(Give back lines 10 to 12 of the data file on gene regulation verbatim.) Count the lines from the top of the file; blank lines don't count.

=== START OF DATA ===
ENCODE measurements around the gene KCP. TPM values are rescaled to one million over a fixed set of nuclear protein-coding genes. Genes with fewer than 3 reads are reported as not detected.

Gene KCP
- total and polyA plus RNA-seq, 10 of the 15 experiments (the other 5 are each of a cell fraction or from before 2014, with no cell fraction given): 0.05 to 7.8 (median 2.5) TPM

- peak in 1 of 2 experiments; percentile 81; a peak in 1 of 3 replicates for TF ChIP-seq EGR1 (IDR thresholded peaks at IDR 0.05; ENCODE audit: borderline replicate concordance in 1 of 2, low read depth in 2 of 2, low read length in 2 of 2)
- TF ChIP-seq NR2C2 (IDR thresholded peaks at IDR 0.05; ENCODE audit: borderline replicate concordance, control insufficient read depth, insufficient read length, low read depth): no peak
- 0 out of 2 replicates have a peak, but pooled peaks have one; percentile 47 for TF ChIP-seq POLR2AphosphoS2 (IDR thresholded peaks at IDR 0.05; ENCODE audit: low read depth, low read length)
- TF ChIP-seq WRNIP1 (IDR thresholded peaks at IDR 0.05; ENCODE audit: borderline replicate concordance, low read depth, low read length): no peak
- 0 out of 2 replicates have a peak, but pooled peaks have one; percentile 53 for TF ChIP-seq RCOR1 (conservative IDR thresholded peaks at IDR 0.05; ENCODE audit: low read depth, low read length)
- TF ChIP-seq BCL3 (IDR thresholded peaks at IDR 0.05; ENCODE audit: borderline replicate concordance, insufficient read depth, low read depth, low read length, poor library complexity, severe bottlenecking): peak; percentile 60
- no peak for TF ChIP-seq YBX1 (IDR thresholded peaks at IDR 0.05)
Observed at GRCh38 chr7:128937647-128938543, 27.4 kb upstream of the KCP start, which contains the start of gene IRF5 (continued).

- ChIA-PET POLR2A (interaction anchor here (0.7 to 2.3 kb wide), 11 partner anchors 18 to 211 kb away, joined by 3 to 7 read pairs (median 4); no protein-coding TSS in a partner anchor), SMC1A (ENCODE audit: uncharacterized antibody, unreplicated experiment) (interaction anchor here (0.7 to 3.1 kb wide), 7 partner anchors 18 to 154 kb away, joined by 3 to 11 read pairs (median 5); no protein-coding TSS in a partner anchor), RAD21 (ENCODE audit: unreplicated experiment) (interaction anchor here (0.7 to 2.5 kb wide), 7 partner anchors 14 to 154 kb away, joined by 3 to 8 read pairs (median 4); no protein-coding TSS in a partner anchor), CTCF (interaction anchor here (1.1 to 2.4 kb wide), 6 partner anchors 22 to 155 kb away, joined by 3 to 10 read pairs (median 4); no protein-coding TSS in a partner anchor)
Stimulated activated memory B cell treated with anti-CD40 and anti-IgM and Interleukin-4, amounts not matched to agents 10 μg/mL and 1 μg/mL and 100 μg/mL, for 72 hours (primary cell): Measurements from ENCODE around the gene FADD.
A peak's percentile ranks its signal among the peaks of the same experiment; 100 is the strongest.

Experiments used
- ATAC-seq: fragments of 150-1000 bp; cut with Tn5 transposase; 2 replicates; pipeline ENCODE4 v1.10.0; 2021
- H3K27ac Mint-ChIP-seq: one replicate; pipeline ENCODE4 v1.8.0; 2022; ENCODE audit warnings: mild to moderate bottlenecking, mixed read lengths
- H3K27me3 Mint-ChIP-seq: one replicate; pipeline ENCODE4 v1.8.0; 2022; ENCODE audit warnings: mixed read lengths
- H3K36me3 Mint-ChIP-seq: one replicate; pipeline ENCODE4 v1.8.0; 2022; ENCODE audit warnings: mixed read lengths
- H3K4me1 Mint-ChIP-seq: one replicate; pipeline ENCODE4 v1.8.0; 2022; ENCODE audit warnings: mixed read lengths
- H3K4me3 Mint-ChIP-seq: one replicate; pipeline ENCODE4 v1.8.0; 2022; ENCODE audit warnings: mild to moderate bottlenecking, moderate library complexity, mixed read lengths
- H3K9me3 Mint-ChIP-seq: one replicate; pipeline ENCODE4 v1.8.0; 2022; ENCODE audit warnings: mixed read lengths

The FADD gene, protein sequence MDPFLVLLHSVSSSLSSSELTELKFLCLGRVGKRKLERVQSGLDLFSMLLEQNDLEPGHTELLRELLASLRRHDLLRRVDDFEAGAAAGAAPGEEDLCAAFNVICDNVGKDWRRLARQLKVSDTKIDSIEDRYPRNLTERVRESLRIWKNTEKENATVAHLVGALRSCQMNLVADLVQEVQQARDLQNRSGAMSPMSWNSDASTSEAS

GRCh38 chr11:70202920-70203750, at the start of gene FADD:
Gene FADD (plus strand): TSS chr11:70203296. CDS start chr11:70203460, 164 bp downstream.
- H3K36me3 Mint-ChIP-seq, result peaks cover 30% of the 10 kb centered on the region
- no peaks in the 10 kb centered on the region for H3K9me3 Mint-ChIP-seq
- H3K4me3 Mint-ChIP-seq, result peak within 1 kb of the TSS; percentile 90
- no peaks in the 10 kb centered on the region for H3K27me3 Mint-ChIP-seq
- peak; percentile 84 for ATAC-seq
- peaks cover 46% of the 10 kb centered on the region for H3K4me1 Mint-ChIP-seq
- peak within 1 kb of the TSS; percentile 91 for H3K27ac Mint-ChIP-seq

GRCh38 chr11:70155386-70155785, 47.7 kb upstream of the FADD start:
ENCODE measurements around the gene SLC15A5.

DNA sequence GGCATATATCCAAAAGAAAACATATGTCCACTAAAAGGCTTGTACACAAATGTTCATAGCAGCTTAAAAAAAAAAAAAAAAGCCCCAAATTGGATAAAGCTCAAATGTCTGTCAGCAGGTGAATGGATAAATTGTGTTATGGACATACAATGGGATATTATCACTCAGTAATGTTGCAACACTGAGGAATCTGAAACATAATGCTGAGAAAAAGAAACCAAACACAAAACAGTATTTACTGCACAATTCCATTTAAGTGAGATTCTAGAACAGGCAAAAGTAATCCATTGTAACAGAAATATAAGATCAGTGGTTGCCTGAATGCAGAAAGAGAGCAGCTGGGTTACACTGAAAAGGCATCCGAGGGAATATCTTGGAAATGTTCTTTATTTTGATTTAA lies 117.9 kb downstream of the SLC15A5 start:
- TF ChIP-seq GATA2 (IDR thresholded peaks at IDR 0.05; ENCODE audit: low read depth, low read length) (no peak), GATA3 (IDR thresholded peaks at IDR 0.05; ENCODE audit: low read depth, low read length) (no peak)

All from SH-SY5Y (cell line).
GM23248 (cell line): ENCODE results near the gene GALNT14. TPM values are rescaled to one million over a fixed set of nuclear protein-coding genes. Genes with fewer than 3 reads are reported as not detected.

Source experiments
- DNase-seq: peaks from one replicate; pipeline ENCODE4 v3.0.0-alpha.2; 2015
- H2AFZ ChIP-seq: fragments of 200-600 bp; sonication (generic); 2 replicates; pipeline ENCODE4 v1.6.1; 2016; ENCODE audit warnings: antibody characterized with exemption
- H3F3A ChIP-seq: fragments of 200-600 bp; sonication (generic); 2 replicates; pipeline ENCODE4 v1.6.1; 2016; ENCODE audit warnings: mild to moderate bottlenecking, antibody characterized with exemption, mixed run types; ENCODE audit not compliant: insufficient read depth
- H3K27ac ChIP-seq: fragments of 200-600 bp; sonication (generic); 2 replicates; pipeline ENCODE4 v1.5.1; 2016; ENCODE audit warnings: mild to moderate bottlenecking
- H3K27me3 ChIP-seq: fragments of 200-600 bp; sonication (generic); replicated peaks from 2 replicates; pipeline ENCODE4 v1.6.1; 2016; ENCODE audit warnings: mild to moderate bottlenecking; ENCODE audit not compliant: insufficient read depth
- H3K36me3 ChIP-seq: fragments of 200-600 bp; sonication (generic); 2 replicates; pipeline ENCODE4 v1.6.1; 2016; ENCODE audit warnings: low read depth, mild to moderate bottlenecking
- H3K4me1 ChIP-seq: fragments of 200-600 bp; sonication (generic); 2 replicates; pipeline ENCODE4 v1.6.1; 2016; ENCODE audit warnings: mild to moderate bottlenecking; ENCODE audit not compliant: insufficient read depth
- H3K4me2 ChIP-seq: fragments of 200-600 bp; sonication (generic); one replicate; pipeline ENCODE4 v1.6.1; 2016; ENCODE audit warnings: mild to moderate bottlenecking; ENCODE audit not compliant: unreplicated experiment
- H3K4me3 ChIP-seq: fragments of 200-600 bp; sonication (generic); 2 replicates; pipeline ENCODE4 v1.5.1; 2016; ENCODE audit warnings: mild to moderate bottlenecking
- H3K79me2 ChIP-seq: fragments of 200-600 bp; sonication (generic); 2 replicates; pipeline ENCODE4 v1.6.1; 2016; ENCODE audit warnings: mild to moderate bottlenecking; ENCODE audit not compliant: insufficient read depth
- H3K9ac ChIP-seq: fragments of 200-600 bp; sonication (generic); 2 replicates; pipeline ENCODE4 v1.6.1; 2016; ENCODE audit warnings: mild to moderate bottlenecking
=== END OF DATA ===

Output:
- no peak for TF ChIP-seq YBX1 (IDR thresholded peaks at IDR 0.05)
Observed at GRCh38 chr7:128937647-128938543, 27.4 kb upstream of the KCP start, which contains the start of gene IRF5 (continued).

- ChIA-PET POLR2A (interaction anchor here (0.7 to 2.3 kb wide), 11 partner anchors 18 to 211 kb away, joined by 3 to 7 read pairs (median 4); no protein-coding TSS in a partner anchor), SMC1A (ENCODE audit: uncharacterized antibody, unreplicated experiment) (interaction anchor here (0.7 to 3.1 kb wide), 7 partner anchors 18 to 154 kb away, joined by 3 to 11 read pairs (median 5); no protein-coding TSS in a partner anchor), RAD21 (ENCODE audit: unreplicated experiment) (interaction anchor here (0.7 to 2.5 kb wide), 7 partner anchors 14 to 154 kb away, joined by 3 to 8 read pairs (median 4); no protein-coding TSS in a partner anchor), CTCF (interaction anchor here (1.1 to 2.4 kb wide), 6 partner anchors 22 to 155 kb away, joined by 3 to 10 read pairs (median 4); no protein-coding TSS in a partner anchor)